By Nisha Chettri | The Statesman
KALIMPONG, India, 6 May 2019
A historic noodle factory in Kalimpong, owned by Gyalo Thondup, 90, the elder brother of Tibetan spiritual leader, the Dalai Lama, was gutted in a fire on Saturday night. While no one was injured, officials said on Sunday the cause of the fire was yet to be ascertained.
Mr Thondup, who was born in 1929, shared the history of the noodle factory that he started in 1966-1967 in Kalimpong, after he fled Tibet in 1952. Mr Thondup had entered India and travelled to Darjeeling then. As a job was hard to land, the family had to start earning in order make a living and meet the school expenses of their children.
During his initial years in India, an official of the Indian government in Sikkim asked Mr Thondup to start some business to make a living, he shared. He said he did not have any business idea, but the Indian government supported him by offering him an import licence. It was then that Mr Thondup thought of coming to Kalimpong to understand the business from his friends who had such background here.
“What kind of business would I do with an import licence? They suggested many things. Among the suggestions, I agreed to import Scotch whiskey and French brandy and export it to Tibet, which I did for quite many years,” said Mr Thondup.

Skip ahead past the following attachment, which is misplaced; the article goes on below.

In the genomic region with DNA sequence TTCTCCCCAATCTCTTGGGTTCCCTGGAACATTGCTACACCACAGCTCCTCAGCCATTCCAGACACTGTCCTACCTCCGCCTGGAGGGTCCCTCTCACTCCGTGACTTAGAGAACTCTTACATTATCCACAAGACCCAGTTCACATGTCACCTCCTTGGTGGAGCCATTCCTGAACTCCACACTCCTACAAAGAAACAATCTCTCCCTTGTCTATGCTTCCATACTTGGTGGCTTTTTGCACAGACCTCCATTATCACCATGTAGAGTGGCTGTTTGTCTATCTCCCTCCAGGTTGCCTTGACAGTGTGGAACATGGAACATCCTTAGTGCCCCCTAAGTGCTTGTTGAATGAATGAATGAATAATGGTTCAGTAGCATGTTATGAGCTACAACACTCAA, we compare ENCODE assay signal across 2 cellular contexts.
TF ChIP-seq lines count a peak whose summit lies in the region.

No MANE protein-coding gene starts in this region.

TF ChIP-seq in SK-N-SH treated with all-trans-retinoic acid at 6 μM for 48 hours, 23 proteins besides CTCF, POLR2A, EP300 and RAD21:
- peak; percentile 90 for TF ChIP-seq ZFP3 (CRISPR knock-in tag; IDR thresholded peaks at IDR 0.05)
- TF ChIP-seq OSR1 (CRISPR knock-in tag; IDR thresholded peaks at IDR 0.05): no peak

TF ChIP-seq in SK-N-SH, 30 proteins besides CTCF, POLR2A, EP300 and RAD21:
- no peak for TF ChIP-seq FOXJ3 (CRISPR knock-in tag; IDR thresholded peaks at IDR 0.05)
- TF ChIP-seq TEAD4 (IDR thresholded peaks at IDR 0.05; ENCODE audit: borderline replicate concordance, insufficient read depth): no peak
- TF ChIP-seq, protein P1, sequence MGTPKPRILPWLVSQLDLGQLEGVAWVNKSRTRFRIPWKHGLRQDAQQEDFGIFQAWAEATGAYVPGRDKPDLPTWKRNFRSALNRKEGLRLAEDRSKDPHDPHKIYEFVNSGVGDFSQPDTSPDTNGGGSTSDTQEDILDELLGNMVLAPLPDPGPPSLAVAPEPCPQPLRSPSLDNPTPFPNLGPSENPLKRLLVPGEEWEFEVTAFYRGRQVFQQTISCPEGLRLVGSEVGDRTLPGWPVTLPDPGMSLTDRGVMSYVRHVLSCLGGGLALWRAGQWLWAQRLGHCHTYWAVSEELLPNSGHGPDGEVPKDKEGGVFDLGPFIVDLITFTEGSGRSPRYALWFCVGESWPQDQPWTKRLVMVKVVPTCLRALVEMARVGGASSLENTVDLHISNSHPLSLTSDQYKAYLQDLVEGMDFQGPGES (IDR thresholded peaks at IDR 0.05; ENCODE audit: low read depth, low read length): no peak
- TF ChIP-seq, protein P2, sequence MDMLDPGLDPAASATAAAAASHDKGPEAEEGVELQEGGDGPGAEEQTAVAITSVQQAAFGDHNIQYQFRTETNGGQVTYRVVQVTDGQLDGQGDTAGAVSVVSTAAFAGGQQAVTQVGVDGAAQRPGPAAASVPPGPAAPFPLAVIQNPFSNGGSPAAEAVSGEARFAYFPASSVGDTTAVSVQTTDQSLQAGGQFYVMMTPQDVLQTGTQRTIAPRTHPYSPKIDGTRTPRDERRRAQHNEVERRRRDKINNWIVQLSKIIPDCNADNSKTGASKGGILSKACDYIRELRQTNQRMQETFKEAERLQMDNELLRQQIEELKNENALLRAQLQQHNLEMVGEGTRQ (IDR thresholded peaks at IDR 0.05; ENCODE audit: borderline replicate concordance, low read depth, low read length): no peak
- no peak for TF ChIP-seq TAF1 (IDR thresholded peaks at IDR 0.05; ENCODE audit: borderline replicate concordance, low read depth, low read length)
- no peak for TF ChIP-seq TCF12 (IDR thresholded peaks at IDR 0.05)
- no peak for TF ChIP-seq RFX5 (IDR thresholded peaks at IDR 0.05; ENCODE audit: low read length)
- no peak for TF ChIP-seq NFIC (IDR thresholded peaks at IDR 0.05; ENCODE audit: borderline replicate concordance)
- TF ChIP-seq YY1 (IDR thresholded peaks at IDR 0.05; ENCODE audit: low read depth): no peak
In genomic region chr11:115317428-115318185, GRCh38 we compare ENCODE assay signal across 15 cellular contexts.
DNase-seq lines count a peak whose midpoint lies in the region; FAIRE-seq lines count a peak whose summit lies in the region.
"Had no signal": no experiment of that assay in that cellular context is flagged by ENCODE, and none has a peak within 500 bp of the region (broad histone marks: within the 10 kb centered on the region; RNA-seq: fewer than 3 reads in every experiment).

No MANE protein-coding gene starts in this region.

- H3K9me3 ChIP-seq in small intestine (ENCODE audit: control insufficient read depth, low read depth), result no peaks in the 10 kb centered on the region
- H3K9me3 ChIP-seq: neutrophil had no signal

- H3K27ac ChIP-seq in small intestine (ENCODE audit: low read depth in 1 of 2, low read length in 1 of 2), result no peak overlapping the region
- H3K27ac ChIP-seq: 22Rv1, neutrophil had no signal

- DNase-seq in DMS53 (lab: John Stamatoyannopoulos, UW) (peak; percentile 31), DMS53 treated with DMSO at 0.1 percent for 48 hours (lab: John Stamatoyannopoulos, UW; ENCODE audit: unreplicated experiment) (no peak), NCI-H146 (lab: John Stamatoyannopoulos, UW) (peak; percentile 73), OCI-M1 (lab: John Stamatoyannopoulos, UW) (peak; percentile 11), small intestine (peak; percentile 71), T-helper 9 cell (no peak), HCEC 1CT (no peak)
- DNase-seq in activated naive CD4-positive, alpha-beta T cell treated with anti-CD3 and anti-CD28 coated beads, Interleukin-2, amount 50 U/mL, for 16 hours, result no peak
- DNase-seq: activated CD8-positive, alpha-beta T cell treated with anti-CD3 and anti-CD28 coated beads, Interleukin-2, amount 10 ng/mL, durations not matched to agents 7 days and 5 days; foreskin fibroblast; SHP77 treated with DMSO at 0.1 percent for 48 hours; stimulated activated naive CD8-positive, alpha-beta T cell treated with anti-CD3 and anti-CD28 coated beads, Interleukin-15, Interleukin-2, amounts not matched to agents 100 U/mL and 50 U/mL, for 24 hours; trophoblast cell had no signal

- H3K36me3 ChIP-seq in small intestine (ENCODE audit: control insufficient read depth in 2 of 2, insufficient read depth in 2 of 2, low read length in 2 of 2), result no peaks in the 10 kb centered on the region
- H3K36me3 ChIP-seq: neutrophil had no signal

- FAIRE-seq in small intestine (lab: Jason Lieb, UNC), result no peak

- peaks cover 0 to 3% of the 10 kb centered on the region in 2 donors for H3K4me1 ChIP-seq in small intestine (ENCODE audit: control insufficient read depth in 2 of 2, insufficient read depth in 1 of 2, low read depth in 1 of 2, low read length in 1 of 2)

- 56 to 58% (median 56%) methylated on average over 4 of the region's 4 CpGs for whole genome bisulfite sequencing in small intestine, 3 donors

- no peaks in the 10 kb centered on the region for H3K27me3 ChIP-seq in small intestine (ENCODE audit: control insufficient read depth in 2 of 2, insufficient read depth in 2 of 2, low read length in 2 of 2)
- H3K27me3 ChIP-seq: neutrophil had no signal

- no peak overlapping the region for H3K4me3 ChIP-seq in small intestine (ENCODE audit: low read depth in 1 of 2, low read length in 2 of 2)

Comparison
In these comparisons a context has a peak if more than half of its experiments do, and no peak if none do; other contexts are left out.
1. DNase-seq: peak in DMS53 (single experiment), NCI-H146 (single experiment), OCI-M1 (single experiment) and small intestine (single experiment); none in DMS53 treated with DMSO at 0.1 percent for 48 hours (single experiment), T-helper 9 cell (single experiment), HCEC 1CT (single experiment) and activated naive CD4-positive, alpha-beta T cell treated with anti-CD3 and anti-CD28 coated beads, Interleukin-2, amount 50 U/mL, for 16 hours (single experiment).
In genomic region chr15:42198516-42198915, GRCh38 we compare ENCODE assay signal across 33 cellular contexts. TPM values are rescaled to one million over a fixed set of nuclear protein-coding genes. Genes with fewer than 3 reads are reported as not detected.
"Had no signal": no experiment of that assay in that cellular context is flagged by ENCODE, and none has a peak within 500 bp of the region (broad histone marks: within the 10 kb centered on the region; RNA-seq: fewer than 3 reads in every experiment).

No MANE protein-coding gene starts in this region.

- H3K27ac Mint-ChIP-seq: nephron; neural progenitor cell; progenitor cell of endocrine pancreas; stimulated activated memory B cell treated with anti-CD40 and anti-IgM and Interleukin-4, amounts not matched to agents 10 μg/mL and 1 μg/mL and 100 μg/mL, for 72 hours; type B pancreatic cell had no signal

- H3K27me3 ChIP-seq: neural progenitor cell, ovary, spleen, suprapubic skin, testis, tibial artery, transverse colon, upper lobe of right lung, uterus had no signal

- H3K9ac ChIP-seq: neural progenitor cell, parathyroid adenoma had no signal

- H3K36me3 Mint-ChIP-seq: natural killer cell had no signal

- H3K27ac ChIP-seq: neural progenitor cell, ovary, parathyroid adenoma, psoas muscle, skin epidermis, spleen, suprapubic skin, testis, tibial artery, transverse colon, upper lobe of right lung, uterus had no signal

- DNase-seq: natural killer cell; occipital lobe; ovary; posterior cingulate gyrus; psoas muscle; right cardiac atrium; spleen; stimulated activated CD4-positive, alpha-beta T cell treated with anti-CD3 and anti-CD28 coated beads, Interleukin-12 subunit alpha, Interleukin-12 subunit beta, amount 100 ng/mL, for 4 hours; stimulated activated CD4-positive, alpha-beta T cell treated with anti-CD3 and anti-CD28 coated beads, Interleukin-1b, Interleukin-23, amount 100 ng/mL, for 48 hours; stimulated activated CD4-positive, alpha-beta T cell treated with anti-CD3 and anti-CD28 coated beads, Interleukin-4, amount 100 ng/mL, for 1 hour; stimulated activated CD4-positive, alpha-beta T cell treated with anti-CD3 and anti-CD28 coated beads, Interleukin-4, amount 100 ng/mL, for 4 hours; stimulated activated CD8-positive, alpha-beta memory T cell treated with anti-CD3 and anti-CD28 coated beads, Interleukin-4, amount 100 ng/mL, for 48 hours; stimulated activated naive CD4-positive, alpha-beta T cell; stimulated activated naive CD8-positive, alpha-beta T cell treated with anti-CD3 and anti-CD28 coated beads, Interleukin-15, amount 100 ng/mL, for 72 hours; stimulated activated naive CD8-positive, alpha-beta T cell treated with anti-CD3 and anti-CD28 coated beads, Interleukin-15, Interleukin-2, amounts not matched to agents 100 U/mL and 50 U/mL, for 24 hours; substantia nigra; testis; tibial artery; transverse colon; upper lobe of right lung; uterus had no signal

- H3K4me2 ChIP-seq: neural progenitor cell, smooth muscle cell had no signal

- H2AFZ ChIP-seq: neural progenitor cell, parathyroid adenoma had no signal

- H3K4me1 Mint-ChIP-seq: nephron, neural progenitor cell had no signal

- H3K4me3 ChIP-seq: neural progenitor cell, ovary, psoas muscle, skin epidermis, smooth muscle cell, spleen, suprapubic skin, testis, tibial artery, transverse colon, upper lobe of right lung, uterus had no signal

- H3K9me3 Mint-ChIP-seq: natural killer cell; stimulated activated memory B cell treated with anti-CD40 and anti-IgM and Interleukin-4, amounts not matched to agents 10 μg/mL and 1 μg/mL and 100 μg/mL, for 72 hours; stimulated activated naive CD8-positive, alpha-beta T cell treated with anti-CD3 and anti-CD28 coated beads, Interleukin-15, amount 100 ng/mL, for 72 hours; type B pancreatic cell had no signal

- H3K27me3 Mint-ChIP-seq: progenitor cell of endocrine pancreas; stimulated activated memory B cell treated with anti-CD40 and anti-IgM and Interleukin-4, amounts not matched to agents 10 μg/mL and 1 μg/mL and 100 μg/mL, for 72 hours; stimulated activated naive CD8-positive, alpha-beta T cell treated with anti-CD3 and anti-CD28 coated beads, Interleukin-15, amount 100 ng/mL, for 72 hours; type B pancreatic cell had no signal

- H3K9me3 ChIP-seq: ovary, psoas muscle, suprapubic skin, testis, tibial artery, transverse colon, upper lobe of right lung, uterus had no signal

He then wanted land in India to settle down and make noodles, which he had already discussed with his wife. Mr Thondup recalled how someone from Rajasthan, who had a tea shop in Darjeeling, asked him if he wanted to buy land in Kalimpong, to which he said yes and came to check some plots here around the year 1963. According to him, the plots were very expensive and the cheapest he found was worth Rs 50,000.
The land which he occupies at present is near St Philomena’s School at 8th Mile. He had “luckily” found it and purchased it for Rs 7,200. “The construction was completed in 1965-1966 and ever since had been making noodles there,” Mr Thondup said.
“My family survived on this business, as I don’t depend on any other business. It is a small business, and we don’t make a lot of money, but it is sufficient to foot our bills. I had managed it over the past 50 years, but last night it caught fire, and I feel very sad about it,” Mr Thondup said on Sunday.
“This noodle maker is a complicated man, as I have worked with the Chinese, Indian, American, and Russian governments, but did not take any money from them. I have been working till the age of 90 only to realise that the factory is no more. Do you think that I will be able to recover my noodle factory? Because I think it is possible but I know it will take some time,” he added.